The face triangle (Figure 1.6) is from the center of each pupil, through the nostrils, to the point between the top front teeth. This is an important trait, as every person's triangle is different.
A smiling mouth lines up under the pupils. The two irises usually equal the maximum smiling width of the mouth. The space between the eyes is an average of 2-½ inches. One eye width equals the space between the eyes (Figure 1.7).
The Body: A perfect body is eight heads high. The neck is a quarter of one head length, starting under the chin with the top of the head. The second head starts at the neck mark.
The shoulder-line mark is a quarter of one head down. This leaves space for the chest above the clavicle and for the neck-support muscles.
The Torso Triangle: The shoulder line is two head lengths (not widths) wide, and is the top line of the torso triangle that extends down to the space between the legs. The chin-to-shoulder line is a half of one head length. The nipple line equals one head length, the top of the third head trunk. The belly button to the space between the legs is one head, the bottom of the third trunk head (Figure 1.8).
The leg space is four and a quarter heads down from the top, including the quarter neck space. The center head overlaps by a quarter of a head. The width of the waist at the belly button is one head length. From the top line of the hip or trunk triangle to the space between the legs is three-quarters of one head high, and is two head widths wide. You get the idea!
The center of the body is the bend line, and can also be measured as four heads up from the base (Figure 1.9).
Bodies in Motion
In art and anatomy, the center of gravity is the point of the body that dictates where the weight is distributed. An imaginary axis used by artists determines where the weight of the body changes. When sitting, the upper body trunk and head rest on the pelvis. When someone is standing, the body is supported by the feet. In movement, such as walking, the center of gravity is pushed forward by the foot and then supported once again. Walking has several movements. Up-and-down movement of the body takes place with each step. Swinging is caused by the center of gravity being shifted from one leg to another. Twisting movements are caused by the shoulders and hips. When a person walks downhill, his or her center of gravity descends with each step. Makeup Artists interpret these movements on paper, sculpting, or through other artistic media.
Drawing the Body in Motion
by Dan Gheno
Begin to draw with a scribble-like gesture, moving randomly back and forth across the page, rapidly drawing the model from head to toe and from one side of the figure to the other side. Once you have a feeling for where the figure drawing is headed, start to toss in lines of action, sweeping angles that crisscross through the figure. Begin to gauge the positive and negative shapes (Figures 1.11 and 1.12).
Angles: Continue to let your hand amble, drawing seemingly random, angled lines throughout the figure, trying to find the forms that line up with or contrast with each other. In this case, for instance, note how the line of the model's right inner ankle lines up with the outside of her right hip. Observe how the complex angles of the right side of the torso contrast with the figure's simpler, flatter left side. Don't limit your use of angles to the inside of the figure. Let them broadly enwrap the outside of the figure. Collectively, the outside angles are called the envelope. Use them to judge the negative space between the limbs and the torso, as well as the general relationship of the ground plane.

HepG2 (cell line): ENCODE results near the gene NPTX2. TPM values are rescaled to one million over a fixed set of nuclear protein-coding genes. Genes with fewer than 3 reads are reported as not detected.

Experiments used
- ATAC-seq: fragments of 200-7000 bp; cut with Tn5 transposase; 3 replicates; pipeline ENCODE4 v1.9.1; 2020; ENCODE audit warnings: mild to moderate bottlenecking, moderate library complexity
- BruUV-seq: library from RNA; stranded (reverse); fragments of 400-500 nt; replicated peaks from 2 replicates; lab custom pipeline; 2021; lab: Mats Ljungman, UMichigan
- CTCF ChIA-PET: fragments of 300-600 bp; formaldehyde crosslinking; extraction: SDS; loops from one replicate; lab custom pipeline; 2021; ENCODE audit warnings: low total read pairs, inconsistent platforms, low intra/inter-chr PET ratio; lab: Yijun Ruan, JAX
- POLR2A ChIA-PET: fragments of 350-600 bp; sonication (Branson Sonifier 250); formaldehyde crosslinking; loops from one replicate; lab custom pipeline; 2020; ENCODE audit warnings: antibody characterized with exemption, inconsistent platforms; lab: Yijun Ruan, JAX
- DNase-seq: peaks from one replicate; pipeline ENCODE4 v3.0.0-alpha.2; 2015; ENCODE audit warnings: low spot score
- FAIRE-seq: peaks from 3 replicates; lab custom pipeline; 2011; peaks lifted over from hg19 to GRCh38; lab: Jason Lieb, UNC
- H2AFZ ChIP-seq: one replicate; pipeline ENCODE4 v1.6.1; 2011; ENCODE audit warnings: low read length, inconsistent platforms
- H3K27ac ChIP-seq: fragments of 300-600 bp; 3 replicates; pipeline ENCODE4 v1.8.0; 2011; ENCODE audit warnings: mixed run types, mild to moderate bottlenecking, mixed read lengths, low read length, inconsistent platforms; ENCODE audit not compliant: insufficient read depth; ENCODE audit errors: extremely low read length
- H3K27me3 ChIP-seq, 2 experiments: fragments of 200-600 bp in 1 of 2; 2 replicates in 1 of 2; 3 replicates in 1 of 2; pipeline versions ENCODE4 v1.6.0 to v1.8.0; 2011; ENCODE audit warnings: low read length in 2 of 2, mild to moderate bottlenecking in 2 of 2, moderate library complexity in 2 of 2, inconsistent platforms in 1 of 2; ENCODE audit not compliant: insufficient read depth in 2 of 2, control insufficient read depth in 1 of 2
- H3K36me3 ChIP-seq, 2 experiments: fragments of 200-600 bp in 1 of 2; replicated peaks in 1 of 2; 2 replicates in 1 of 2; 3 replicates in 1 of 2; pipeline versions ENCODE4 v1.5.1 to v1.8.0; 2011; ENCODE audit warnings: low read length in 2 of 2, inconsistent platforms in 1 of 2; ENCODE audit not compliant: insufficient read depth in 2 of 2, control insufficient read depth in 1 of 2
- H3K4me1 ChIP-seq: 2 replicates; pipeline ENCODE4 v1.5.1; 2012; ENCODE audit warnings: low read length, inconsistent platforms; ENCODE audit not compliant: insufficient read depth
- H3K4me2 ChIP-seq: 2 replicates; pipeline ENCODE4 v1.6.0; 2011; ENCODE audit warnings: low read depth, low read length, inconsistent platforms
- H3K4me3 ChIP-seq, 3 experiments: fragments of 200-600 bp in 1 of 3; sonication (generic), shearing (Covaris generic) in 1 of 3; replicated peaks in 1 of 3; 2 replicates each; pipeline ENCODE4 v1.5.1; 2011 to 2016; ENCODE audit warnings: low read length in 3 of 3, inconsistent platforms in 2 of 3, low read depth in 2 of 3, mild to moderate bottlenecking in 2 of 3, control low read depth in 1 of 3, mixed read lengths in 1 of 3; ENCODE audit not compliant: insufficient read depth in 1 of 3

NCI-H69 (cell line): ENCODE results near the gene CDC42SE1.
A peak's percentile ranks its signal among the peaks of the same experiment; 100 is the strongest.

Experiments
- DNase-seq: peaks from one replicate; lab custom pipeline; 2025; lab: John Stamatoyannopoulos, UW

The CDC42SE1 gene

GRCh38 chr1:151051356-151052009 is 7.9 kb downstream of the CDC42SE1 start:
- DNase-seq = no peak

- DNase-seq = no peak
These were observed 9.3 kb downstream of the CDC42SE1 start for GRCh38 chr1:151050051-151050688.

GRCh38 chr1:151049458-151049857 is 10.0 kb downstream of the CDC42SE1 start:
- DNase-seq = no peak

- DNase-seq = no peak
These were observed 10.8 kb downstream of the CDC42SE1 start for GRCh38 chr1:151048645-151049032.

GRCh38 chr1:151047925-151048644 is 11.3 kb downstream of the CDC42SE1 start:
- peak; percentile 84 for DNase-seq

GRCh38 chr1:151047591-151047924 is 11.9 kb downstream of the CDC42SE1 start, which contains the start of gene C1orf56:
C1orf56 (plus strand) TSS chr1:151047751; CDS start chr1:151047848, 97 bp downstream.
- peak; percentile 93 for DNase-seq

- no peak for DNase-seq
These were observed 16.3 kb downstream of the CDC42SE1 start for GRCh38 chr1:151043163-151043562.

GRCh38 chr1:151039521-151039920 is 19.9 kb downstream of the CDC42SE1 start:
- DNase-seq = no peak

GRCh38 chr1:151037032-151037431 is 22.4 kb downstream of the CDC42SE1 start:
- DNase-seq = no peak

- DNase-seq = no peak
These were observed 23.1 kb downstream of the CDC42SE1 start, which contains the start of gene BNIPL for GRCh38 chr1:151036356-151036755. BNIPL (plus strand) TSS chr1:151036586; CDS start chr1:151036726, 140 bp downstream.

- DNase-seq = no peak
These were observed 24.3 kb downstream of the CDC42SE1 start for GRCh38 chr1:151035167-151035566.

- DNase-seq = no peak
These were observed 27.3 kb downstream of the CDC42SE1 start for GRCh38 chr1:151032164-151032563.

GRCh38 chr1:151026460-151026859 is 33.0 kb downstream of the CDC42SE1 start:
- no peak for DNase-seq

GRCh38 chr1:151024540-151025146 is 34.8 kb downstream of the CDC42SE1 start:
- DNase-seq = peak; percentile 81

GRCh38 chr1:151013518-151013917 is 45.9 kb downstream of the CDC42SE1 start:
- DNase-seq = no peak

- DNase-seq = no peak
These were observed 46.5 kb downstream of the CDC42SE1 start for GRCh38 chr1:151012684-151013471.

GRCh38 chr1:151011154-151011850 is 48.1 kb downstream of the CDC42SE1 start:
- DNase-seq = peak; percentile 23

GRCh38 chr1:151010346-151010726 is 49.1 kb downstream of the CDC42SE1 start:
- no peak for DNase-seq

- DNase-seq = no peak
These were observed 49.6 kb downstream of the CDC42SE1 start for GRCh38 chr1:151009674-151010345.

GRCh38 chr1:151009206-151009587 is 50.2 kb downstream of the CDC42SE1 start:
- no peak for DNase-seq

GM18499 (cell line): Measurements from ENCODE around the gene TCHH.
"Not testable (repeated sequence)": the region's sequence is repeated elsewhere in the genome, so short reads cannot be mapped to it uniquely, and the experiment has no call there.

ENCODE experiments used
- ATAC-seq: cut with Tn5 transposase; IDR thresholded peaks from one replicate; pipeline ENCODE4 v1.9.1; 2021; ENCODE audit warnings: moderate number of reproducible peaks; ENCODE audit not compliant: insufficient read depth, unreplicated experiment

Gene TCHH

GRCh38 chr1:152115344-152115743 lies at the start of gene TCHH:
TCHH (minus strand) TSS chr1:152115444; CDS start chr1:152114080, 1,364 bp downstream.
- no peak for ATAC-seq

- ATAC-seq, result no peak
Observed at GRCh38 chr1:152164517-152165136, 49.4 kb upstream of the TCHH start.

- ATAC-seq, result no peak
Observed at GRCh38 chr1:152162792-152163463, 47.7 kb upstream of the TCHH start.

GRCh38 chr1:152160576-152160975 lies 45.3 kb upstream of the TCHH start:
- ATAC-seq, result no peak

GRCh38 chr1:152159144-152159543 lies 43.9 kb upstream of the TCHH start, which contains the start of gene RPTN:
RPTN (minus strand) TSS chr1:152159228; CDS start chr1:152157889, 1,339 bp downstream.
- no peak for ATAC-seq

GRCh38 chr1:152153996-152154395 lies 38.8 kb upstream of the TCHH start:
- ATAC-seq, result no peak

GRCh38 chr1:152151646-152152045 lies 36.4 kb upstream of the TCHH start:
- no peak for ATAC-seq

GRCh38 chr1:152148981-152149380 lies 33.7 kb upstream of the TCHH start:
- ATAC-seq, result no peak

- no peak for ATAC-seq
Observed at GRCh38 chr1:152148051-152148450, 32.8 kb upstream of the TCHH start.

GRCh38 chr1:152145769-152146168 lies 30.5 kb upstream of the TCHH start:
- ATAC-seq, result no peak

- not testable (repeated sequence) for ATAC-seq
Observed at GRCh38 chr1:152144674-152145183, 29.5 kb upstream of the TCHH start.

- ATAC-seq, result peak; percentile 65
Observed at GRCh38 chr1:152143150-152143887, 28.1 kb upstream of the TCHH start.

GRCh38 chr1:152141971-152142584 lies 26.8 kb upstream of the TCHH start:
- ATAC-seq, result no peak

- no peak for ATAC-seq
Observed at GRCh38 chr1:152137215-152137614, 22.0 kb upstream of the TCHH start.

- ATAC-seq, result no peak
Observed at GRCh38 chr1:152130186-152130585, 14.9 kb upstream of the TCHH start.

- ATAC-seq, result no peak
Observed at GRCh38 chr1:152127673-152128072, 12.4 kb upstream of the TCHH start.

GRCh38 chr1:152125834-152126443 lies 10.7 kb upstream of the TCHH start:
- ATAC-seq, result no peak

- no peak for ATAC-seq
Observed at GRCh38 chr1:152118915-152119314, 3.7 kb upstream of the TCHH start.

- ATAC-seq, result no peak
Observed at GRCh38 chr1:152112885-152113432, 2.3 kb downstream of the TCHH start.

Positive and Negative Space: Utilize negative and positive space to help you analyze the forms of the figure (Figure 1.13). Look at the so-called empty space, or negative space, between the legs, as well as between the left arm and the head. Also look at the space between the right arm and the body. Ask yourself: How big or small are these shapes? Are they long and narrow or short and broad? Do the same for the positive shapes or body forms. For example, how wide are the model's calves compared to her ankles? To keep the relative sizes of your positive shapes under control, gauge each body part against some other basic unit of measurement (see the section "Proportions for the Face and Body" by Don Jusko). For instance, how many head units does a leg measure?
The Line of Action: Look for the internal, directional movement of the forms that you are drawing. You can set them up with lines of action such as the ones drawn in the diagram. Don't be surprised if your initial sketch looks like a stick figure. Sculptors block in their figures in a similar fashion by using what is called an armature, a framework of metallic rods that will govern the thrust of their sculpted clay forms. Whether you are drawing or sculpting, you can use these very simple lines of thrust as a foundation for the outside curves and to orient the overall gesture of the figure (Figure 1.14).
1. On the paper, put a mark where you want to place the top, midpoint, and bottom of the figure. Try to stay within these boundaries when sketching the figure. Observe the center of gravity, which is represented by this vertical line that falls downward from the pit of the neck. Also observe all of the contrasting, shifting subforms of the figure. The head, neck, chest, hips, and legs are balanced back and forth over this line, one on top of the other.
2. You will usually find the midpoint of the standing figure at the hip bone.
3. The hip usually tips upward above the supporting, weight-bearing leg. Note that the shoulders usually slant in the opposite direction of the hips.
4. Where is the crescendo, or peak, of the curve? It is almost never in the middle of the curve.
5. It is important to find the ground plane of the floor under the feet.
In conclusion, there are as many ways to start a drawing of the human figure from life as there are artists. The brief outline above is a personal approach to illustrations. It was prepared for students, and has been adapted from an article in American Artist magazine (Gheno).
Understanding the portions of the face and body will lead you to the art of makeup. Mastering the proportions of the face will enable you to create and design any look.
Excerpted from THE MAKEUP ARTIST HANDBOOK by Gretchen Davis Mindy Hall Copyright © 2012 by Gretchen Davis and Mindy Hall. Excerpted by permission of Focal Press. All rights reserved. No part of this excerpt may be reproduced or reprinted without permission in writing from the publisher.
Excerpts are provided by Dial-A-Book Inc. solely for the personal use of visitors to this web site.
Table of ContentsCONTENTS
Chapter 1 Shapes
Chapter 2 The Body
Chapter 3 Color
Chapter 4 Lighting
Chapter 5 Technology
Chapter 6 Foundations
Chapter 7 Basics
Chapter 8 Beauty
Chapter 9 Design
Chapter 10 Hair
Chapter 11 Airbrush
Chapter 12 Effects
Chapter 13 How to Be a Pro
Cosmetics, Tools, Labs, and Effects